2016 Nissan LeafEnlarge Photo
It's a very reasonable question: electric cars themselves have no tailpipe emissions, but what about the power plants used to recharge them?
After more than a dozen studies and five-plus years of plug-in car sales, we know the answer.
In North America, an electric car charged on even the dirtiest, most coal-intensive electric grid in the nation has wells-to-wheels carbon emissions no higher than that of a very fuel-efficient car.
DON'T MISS: Are Electric Cars Really Bad For The Planet? Simple Math Says No (Feb 2012)
In the best of cases, electric cars charged on very clean grids have such low carbon emissions associated with using them that no car with a combustion engine can come anywhere near to competing.
Now another study has proven the point, this one from the Great Plains Institute, looking only at conditions in the state of Minnesota.
Greenhouse-gas emissions for electric vs gasoline cars in Minnesota [Great Plains Institute]Enlarge Photo
The study concludes that running an average gasoline car in the state for a lifetime of 160,000 miles produces 465 grams of greenhouse-gas emissions for each of those miles.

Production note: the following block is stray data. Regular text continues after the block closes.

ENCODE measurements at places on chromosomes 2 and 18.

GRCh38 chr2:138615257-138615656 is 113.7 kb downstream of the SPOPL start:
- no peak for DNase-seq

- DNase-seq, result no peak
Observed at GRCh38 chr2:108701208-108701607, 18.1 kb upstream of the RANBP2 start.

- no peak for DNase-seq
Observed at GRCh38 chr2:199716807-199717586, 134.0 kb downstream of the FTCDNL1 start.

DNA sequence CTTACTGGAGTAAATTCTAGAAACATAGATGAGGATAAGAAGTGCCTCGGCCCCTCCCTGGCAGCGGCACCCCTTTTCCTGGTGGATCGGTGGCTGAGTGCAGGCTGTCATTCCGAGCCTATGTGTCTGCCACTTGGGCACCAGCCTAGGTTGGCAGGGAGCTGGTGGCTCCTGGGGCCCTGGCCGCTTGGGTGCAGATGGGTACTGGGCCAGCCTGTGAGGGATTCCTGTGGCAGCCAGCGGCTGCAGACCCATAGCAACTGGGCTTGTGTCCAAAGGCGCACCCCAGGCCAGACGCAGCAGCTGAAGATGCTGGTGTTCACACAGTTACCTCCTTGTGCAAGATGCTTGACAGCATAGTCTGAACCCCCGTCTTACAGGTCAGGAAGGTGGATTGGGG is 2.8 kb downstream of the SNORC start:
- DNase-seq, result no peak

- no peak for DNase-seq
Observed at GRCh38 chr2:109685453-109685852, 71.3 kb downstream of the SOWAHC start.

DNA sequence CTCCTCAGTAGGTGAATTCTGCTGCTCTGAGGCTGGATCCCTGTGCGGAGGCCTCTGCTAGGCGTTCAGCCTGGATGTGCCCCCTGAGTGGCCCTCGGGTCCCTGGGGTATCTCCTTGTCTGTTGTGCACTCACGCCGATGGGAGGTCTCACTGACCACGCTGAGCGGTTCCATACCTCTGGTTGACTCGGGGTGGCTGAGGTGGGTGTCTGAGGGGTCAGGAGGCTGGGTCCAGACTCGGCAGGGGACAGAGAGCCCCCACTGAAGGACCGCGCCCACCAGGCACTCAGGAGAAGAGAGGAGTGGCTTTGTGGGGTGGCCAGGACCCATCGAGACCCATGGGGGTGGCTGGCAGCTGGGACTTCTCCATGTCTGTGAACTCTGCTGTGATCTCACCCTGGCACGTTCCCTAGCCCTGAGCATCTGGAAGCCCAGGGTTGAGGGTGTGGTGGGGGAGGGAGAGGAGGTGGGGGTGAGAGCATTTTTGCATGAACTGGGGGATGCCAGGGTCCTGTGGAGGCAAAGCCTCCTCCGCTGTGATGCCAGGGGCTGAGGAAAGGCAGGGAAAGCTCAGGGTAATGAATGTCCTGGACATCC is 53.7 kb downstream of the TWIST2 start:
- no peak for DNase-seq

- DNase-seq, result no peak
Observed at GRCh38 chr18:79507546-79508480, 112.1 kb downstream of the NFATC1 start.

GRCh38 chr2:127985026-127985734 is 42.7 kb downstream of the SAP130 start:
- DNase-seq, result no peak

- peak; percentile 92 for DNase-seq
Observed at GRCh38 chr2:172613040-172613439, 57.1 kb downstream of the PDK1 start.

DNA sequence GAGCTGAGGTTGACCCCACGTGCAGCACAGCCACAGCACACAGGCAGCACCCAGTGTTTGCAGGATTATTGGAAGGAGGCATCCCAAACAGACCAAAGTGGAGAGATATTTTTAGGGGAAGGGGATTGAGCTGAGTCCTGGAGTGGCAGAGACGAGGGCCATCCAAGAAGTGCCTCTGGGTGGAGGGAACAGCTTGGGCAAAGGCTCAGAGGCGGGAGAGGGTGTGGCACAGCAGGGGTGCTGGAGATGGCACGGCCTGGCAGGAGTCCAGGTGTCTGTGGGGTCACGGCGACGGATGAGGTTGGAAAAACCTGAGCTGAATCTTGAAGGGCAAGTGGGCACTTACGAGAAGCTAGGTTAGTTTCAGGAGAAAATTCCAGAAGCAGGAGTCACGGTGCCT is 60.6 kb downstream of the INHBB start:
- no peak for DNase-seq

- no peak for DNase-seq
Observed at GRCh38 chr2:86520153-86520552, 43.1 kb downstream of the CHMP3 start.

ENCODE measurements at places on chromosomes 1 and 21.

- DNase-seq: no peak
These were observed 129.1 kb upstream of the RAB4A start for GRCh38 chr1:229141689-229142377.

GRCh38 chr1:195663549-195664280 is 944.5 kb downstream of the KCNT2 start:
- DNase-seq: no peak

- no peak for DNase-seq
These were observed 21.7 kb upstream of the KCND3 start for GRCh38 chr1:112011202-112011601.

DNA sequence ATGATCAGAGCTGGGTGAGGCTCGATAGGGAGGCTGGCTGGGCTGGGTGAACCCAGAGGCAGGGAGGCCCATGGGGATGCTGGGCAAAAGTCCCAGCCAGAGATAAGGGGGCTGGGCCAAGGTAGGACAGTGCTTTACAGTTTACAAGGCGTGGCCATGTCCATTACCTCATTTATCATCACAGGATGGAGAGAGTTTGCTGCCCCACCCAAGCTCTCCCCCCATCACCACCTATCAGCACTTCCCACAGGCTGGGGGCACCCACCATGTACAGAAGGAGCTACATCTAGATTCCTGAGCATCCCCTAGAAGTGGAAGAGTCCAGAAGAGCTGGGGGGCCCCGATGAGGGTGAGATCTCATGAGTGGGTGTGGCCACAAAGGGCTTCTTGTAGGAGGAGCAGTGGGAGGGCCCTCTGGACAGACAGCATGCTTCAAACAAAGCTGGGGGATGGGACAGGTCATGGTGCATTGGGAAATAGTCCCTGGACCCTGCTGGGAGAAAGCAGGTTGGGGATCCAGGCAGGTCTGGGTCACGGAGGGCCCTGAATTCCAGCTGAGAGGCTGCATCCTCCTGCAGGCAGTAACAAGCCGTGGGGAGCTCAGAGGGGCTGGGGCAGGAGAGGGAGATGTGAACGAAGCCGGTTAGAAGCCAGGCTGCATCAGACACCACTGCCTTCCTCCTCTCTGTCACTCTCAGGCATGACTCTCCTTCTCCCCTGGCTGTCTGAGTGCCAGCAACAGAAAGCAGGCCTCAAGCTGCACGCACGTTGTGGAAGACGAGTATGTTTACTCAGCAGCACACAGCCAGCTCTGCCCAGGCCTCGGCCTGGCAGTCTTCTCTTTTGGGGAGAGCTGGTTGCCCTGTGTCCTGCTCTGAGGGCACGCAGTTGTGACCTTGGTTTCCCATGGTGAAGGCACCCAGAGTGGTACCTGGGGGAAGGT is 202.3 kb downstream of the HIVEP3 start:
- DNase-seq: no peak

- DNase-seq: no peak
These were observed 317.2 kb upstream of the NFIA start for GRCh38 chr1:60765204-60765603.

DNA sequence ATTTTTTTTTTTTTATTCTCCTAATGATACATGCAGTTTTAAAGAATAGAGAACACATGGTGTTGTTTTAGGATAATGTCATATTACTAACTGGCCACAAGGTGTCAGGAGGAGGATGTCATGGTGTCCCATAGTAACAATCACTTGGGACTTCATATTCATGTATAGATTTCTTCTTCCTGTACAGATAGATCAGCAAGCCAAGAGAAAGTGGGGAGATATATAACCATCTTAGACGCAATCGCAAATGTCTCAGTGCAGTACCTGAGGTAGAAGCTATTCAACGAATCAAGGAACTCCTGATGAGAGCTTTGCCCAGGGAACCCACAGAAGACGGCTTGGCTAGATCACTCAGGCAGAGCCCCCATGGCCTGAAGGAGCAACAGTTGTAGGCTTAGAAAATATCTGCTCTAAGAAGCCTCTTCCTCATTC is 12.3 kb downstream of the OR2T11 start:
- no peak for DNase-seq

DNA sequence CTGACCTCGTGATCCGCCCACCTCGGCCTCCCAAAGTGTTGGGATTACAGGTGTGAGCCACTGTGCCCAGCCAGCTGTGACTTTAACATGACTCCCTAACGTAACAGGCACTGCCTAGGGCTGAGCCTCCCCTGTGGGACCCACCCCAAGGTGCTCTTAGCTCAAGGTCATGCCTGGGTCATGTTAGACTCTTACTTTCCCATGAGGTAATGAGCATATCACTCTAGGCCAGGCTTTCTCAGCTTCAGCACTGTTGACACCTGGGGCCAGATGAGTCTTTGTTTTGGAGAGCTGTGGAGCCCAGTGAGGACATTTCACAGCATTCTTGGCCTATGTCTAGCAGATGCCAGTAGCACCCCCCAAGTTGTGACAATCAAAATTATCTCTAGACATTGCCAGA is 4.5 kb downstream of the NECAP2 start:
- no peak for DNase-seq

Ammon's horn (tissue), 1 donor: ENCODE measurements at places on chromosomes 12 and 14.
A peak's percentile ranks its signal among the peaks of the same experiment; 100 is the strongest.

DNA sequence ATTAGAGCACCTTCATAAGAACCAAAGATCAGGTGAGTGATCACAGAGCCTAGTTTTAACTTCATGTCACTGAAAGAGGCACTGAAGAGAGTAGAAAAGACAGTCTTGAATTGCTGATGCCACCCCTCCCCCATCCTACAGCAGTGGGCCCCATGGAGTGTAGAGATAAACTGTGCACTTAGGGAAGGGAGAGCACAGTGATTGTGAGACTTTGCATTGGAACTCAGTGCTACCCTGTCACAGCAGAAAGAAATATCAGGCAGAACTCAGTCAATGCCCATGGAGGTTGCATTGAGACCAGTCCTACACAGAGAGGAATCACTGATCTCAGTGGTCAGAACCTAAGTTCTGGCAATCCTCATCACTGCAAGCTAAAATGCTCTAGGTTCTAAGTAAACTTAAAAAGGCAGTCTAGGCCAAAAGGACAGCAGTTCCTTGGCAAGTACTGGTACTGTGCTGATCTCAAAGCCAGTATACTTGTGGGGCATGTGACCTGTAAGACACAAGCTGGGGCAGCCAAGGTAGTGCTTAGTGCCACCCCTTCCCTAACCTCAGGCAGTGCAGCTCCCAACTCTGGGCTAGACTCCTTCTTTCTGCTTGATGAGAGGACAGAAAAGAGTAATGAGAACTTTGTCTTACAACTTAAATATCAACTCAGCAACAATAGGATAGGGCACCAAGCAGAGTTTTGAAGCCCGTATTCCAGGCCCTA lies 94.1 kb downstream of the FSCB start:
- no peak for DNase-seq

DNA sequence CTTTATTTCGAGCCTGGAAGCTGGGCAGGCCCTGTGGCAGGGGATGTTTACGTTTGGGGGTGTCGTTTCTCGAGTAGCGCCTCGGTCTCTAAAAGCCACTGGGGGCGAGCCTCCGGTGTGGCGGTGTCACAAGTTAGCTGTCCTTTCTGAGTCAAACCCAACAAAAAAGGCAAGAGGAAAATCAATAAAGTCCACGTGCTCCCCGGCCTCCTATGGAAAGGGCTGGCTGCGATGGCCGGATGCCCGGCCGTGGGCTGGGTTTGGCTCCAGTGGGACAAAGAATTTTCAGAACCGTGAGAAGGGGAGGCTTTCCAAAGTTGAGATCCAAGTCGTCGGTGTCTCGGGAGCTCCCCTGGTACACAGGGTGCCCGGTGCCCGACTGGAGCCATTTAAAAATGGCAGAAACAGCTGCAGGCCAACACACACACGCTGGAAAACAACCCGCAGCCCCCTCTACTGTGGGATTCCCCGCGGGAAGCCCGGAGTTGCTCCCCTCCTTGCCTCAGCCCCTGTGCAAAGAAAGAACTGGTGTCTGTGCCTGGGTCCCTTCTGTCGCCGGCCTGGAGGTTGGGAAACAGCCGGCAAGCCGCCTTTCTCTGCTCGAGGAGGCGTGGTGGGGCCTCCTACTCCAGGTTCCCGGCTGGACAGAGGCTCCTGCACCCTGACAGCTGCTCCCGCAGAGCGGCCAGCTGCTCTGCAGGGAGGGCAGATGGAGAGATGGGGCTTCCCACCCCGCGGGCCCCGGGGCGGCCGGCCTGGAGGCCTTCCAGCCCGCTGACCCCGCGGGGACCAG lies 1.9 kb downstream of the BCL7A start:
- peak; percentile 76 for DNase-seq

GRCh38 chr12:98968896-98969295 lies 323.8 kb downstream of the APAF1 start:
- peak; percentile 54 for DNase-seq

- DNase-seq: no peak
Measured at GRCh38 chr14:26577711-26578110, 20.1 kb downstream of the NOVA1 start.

About three-quarters of Minnesota's gasoline supply is derived from oil-sands petroleum in Alberta, which has a far higher carbon footprint than crude oil from other sources.
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For an electric car charged on electricity generated from the fuel mix used by energy provider Xcel Energy, that number is only 183 g/mi, or less than 40 percent of the carbon emissions.
The study also looked at the emissions associated with electric cars charged via electricity from the Midcontinent Independent System Operator (MISO) system, which manages the distribution of electricity across a number of states in the region.
Lifecycle greenhouse-gas emission for electric vs gasoline cars, Minnesota [Great Plains Institute]Enlarge Photo
On that mix, which includes more fossil fuels, the number rises to 268 g/mi of greenhouse gases, still a substantial reduction from the gasoline figure.
Should electric-car drivers in Minnesota choose to opt into fully renewable electricity supplies—as more than half do, according to the Institute's survey—associated emissions plummet to just 21 g/mi.
That's a mere 4 percent of the figure for the gasoline car, all of it from vehicle manufacturing.
CHECK OUT: New Study Doesn't Say 'Electric Cars Aren't Green'—Headlines To The Contrary (Dec 2014)
The study's conclusion underscores just how advantageous electric cars are to the atmosphere:
So the next time you hear the phrase "coal tailpipe," now you have facts and data with which to set that person straight.
Especially if he or she lives in Minnesota.